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Posted 15 January 2018 - 11:36 AM

View PostAlan Thomas, on 12 January 2018 - 09:12 AM, said:


Quite clearly those in the legal profession including judges have absolutely no business determining what is and what is not reality but rather invoking the authority of those who do have the right qualifications and experience to determine reality. In other words they must be subservient to science. Failure to comply with this basic principle is without doubt a perversion of the course of justice. Just because it is common for persons working with them the legal profession routinely manipulate reality for their own ends that does not mean it is right. For example all too often we see so-called case law being relied upon to the extent whereby gradualism occurs into the ridiculous and down the rabbit hole we go.




The problem is that in many instances [cases], there is no 100% certainty. Rather, there are a significant number of unknowns. The law [legal system] is required to provide an outcome and hence [a level] of certainty in these situations. The solution is far from perfect, but it is the best that there is currently.

Grant
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#4 User is offline   Grant-Mac 

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Posted 15 January 2018 - 11:38 AM

View PostAlan Thomas, on 12 January 2018 - 09:12 AM, said:



A little helpful suggestion for those of us who are injured and the need of entitlements it is helpful that we don't go the ACC rout by way of persuasive rhetoric but rather go to the doctor and obtain the benefits of the scientific mind on the subject of fact so as to apply that fact to the legislation. If in the event that the doctor is uncertain you will find that people of science are of a more humble and will seek information from the superior mind and scientific authority of the specialist who in turn will rely upon the scientific measurement equipment of such devices as MRI, CT and other forms of scanning and scientific equipment so as to establish reality in the absolute sense.


Medical 'science' is very far [very] from 100% accuracy.

Grant
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#5 User is offline   Grant-Mac 

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Posted 15 January 2018 - 11:39 AM

View PostAlan Thomas, on 12 January 2018 - 09:12 AM, said:



To apply the relationship between law and science within the context of the ACC legislation we see quite clearly that the legislators have found it necessary to place the power totally and completely in the hands of medical science and take away all capacity for bureaucrats to determine reality to the extent that they must defer all questions of facts to the relevant science-based expert.




Well no, not really. There is that 'presumption', but it is still subject to context.

Grant
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#6 User is offline   Alan Thomas 

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Posted 15 January 2018 - 11:48 AM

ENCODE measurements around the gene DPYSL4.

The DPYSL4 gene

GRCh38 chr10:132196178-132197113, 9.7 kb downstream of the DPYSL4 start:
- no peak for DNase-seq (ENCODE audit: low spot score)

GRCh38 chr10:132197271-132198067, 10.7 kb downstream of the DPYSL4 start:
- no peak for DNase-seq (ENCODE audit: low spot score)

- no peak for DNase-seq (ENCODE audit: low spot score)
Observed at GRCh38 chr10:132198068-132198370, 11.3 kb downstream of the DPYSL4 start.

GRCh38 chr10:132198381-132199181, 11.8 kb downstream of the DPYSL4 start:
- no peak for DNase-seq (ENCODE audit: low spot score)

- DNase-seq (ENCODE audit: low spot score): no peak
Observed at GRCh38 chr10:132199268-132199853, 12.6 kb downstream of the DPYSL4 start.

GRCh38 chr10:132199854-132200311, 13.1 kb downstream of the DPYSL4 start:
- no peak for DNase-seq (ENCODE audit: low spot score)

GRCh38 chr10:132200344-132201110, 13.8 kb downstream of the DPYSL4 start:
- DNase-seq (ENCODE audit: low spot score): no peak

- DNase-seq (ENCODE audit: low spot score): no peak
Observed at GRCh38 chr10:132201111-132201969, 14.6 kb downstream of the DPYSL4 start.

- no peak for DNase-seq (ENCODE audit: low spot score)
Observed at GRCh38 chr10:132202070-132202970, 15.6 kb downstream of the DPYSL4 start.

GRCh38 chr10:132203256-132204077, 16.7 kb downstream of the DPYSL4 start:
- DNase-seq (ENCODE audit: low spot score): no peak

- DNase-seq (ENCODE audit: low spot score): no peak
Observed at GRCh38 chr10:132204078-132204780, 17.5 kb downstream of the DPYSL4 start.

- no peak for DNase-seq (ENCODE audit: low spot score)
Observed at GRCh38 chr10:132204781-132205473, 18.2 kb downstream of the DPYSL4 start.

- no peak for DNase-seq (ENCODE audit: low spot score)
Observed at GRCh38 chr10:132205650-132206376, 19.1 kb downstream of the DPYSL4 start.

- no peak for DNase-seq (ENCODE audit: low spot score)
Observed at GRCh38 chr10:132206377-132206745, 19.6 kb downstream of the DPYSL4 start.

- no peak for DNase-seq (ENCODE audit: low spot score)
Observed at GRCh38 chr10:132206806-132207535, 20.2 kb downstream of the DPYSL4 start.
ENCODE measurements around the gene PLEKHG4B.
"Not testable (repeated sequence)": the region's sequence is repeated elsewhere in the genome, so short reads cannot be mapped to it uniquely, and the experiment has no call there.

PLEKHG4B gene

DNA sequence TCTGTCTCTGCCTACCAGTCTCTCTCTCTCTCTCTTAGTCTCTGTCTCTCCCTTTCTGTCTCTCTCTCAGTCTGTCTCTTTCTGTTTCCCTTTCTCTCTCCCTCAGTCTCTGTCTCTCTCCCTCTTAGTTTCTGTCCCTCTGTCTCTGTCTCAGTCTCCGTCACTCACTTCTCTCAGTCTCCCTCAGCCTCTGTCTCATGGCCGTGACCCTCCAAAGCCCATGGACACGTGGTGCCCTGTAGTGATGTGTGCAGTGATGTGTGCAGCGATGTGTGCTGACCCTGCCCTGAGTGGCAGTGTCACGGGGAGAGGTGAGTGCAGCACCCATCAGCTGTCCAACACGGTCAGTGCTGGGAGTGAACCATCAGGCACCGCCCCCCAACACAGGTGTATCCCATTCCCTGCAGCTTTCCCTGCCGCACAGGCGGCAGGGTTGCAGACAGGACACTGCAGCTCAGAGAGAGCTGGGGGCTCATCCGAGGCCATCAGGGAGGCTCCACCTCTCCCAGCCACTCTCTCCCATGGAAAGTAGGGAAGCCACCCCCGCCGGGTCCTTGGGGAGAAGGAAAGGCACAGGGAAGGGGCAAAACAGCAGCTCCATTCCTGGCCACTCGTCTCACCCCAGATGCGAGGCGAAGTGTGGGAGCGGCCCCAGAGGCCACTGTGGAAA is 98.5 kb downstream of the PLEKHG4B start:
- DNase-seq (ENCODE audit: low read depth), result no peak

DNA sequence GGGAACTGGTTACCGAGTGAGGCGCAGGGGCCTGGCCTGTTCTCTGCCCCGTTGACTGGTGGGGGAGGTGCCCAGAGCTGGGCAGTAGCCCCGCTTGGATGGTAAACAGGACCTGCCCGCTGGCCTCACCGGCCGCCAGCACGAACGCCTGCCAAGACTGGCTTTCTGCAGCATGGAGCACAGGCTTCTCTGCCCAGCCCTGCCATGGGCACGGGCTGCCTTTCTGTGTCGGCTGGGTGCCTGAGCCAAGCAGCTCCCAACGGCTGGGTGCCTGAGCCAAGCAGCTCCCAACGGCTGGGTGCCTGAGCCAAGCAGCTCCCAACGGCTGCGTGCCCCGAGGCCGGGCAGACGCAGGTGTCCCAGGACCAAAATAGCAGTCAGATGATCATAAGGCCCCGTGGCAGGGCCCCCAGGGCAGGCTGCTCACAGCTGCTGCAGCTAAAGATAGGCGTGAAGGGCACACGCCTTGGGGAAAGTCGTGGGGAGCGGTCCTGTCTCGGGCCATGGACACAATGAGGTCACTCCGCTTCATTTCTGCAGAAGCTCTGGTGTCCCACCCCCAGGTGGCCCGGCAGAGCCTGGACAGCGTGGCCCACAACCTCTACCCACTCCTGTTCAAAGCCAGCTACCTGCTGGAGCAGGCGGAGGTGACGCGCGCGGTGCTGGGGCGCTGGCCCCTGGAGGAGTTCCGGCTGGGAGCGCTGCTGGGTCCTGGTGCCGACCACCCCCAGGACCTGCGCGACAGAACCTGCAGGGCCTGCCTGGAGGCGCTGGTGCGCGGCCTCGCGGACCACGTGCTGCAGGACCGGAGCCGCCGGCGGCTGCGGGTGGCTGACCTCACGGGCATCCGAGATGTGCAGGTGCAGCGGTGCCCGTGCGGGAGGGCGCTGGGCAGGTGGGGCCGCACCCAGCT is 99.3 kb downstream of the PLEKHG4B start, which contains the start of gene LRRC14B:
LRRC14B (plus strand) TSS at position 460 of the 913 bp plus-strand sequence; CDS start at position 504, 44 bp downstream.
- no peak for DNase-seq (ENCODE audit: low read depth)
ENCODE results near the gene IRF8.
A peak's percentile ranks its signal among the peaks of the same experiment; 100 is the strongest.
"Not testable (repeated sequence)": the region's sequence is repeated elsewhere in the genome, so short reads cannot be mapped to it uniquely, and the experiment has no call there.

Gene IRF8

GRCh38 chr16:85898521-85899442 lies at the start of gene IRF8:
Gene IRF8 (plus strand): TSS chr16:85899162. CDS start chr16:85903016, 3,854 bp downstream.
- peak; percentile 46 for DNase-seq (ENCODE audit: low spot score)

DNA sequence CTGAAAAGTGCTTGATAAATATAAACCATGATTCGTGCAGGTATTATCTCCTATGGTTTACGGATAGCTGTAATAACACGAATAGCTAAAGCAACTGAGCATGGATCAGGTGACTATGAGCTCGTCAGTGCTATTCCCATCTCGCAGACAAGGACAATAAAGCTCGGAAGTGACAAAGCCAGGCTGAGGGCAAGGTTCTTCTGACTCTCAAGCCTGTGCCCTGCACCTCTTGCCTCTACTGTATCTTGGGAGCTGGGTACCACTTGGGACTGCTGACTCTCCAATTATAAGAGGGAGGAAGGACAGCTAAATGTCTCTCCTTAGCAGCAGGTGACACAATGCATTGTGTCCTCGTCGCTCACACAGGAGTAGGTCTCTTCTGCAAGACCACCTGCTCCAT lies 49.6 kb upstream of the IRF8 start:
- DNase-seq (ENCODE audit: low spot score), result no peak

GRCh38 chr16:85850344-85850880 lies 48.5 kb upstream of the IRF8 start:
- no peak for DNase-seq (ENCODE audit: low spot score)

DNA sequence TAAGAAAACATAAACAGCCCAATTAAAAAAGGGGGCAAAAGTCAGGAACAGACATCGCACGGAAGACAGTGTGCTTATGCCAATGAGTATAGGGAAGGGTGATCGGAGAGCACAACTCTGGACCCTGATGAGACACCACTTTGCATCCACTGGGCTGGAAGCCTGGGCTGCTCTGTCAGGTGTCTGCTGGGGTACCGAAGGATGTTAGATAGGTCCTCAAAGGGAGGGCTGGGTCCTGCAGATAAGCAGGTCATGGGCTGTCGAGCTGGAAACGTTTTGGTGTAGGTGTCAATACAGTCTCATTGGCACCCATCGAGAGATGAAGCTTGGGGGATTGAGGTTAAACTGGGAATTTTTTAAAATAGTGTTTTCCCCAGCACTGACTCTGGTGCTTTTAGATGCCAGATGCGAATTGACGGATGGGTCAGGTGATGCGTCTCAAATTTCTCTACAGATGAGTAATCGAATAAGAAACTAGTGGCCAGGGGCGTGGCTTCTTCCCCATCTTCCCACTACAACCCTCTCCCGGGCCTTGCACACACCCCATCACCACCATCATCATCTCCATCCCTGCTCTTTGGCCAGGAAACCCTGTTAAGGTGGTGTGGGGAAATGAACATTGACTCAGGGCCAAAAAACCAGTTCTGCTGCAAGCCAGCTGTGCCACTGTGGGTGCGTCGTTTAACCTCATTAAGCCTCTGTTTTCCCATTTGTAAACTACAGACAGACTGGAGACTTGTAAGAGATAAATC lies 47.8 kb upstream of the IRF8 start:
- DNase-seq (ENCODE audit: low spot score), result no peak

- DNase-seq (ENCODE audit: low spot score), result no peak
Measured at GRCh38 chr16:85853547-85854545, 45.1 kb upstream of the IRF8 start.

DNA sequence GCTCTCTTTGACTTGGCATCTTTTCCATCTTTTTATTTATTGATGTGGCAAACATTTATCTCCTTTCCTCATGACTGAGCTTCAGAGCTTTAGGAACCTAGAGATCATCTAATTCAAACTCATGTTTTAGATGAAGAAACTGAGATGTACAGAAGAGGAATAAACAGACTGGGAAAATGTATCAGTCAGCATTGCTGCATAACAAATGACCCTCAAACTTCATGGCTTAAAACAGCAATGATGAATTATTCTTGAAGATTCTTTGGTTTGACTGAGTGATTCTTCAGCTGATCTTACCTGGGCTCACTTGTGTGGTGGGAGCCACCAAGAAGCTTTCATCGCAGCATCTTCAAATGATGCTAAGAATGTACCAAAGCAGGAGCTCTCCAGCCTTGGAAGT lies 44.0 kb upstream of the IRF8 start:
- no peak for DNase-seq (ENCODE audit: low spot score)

View PostGrant-Mac, on 15 January 2018 - 11:36 AM, said:

The problem is that in many instances [cases], there is no 100% certainty. Rather, there are a significant number of unknowns. The law [legal system] is required to provide an outcome and hence [a level] of certainty in these situations. The solution is far from perfect, but it is the best that there is currently.

Grant


Obviously whenever there is a lack of certainty there is a failure by one of three parties, the appellant, the respondent or the court. I say this because everything has its absolute point of fact and is not open to a conclusion of preference as opposed to a conclusion of fact. When it is established that the ACC have made a decision while unknowns remain in the equation then the decision cannot stand. That is the law.. Sadly when the court fails to comply with this requirement of their decisions and instead prefers to place a guess within the context of their decision they have failed in their duty. In my observations most cases the ACC court encounters would involve the court returning the decision to the ACC with an instruction to fund the appropriate expert to provide the relevant information as the ACC invariably seek information from those who are not qualified to give it or simply make their own guess with the hope that the court will likewise perpetuate the guess and maintain the status quo. Such judges should be banished from the kingdom!

We must always be mindful of the fact that the ACC court is in doubt to be something of a punishment for wayward judges or judges that lack competence with the result that the judges need a great deal of guidance with regards to the nature of the law and the criteria of the decision. Sadly both appellants and respondents legal counsel failed to direct the judges in the duty as they lacked courage for lack knowledge and/or expertise when serving their respective clients. It is for these reasons why the nature of ACC decisions suffer from gradualism which in turn progressively erodes the integrity of the ACC legislation.
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#7 User is offline   Grant-Mac 

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Posted 15 January 2018 - 11:52 AM

Quote